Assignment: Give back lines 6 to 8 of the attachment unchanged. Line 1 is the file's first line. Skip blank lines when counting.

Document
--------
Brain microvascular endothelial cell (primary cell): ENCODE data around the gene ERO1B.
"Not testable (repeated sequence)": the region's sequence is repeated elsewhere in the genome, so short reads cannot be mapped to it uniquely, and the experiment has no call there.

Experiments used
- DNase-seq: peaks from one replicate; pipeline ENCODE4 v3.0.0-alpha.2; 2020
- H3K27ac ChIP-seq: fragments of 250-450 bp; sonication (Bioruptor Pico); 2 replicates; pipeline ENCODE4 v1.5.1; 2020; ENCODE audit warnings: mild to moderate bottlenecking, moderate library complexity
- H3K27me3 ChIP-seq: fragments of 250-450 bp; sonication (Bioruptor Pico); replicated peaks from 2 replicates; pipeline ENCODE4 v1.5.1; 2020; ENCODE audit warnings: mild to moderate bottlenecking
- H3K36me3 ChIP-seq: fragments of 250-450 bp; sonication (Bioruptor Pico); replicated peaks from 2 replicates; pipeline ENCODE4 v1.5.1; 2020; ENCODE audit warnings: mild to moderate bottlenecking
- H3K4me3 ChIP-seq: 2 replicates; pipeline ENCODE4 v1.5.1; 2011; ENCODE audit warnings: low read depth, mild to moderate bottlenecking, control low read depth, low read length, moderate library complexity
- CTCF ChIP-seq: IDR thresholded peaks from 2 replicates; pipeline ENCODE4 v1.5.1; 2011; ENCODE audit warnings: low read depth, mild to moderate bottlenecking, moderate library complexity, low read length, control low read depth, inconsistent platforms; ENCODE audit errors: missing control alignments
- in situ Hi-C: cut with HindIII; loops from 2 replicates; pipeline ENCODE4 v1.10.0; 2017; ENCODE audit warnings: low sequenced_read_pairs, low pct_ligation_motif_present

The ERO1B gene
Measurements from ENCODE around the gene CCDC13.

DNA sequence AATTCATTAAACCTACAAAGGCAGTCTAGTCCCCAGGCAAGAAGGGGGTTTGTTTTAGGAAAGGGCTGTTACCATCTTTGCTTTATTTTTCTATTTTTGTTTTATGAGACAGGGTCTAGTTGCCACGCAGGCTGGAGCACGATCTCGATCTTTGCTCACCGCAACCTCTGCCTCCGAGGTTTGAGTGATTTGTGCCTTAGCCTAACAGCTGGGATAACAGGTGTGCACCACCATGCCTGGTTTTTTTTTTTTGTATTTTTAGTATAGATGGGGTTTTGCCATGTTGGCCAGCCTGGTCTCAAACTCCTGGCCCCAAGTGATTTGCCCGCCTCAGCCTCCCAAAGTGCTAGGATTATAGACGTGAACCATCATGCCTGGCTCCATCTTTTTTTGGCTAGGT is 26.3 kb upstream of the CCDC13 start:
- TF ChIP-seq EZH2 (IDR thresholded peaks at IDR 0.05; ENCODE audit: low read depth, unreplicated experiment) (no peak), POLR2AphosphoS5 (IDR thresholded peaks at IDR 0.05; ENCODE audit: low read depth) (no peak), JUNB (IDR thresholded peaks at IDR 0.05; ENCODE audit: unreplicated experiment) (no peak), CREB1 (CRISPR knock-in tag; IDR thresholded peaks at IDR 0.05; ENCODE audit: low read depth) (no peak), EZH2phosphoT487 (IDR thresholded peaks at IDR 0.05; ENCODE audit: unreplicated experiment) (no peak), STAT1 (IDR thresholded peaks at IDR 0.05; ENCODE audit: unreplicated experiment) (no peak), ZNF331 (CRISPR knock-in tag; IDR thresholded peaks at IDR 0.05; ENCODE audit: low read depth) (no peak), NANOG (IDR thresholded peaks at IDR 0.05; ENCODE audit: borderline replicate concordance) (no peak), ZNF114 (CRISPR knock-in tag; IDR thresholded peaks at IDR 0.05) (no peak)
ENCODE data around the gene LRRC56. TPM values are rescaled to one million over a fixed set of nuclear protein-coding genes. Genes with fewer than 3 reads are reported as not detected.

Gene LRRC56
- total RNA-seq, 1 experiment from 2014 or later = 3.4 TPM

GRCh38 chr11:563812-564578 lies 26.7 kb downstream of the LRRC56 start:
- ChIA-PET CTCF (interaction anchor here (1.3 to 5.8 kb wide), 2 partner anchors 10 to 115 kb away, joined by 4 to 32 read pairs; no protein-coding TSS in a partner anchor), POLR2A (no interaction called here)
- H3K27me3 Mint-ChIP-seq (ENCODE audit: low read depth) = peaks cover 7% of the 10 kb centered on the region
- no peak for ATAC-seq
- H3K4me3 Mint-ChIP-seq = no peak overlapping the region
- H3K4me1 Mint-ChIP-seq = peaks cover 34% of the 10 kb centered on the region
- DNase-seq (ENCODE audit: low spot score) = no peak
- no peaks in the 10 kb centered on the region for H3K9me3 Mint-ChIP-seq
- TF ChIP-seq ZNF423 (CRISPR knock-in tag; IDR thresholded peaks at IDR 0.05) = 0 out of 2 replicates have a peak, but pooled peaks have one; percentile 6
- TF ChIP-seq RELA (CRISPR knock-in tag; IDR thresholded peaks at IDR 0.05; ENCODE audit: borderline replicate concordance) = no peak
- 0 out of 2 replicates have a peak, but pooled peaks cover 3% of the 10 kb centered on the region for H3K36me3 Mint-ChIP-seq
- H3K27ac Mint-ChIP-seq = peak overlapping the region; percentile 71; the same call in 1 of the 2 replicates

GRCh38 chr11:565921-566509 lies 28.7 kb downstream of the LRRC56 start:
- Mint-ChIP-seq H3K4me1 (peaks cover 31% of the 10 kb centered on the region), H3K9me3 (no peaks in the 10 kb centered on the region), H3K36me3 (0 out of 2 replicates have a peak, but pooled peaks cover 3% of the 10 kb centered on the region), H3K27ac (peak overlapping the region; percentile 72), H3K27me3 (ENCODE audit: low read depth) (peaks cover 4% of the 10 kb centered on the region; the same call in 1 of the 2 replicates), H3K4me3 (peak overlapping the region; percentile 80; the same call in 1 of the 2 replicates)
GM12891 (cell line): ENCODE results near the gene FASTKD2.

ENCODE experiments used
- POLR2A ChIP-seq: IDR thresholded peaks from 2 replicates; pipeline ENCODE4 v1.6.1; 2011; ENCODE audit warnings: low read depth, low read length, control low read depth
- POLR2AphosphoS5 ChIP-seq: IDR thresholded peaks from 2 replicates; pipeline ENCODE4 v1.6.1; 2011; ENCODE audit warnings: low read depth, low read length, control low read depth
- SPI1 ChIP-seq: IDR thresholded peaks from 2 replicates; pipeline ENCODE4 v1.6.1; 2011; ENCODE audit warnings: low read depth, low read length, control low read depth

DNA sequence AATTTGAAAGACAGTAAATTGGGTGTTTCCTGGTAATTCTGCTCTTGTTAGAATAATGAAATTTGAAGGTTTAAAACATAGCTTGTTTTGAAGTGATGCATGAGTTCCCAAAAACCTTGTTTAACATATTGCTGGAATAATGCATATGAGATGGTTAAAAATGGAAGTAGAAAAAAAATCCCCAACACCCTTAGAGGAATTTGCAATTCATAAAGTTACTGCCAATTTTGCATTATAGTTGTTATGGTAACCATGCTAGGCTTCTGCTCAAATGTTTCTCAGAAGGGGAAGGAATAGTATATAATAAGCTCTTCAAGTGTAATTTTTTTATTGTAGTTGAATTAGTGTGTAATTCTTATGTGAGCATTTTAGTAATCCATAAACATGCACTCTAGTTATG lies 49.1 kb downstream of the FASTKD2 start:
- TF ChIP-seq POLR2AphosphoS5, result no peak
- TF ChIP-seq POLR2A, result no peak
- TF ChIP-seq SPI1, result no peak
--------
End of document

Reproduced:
- H3K27me3 ChIP-seq: fragments of 250-450 bp; sonication (Bioruptor Pico); replicated peaks from 2 replicates; pipeline ENCODE4 v1.5.1; 2020; ENCODE audit warnings: mild to moderate bottlenecking
- H3K36me3 ChIP-seq: fragments of 250-450 bp; sonication (Bioruptor Pico); replicated peaks from 2 replicates; pipeline ENCODE4 v1.5.1; 2020; ENCODE audit warnings: mild to moderate bottlenecking
- H3K4me3 ChIP-seq: 2 replicates; pipeline ENCODE4 v1.5.1; 2011; ENCODE audit warnings: low read depth, mild to moderate bottlenecking, control low read depth, low read length, moderate library complexity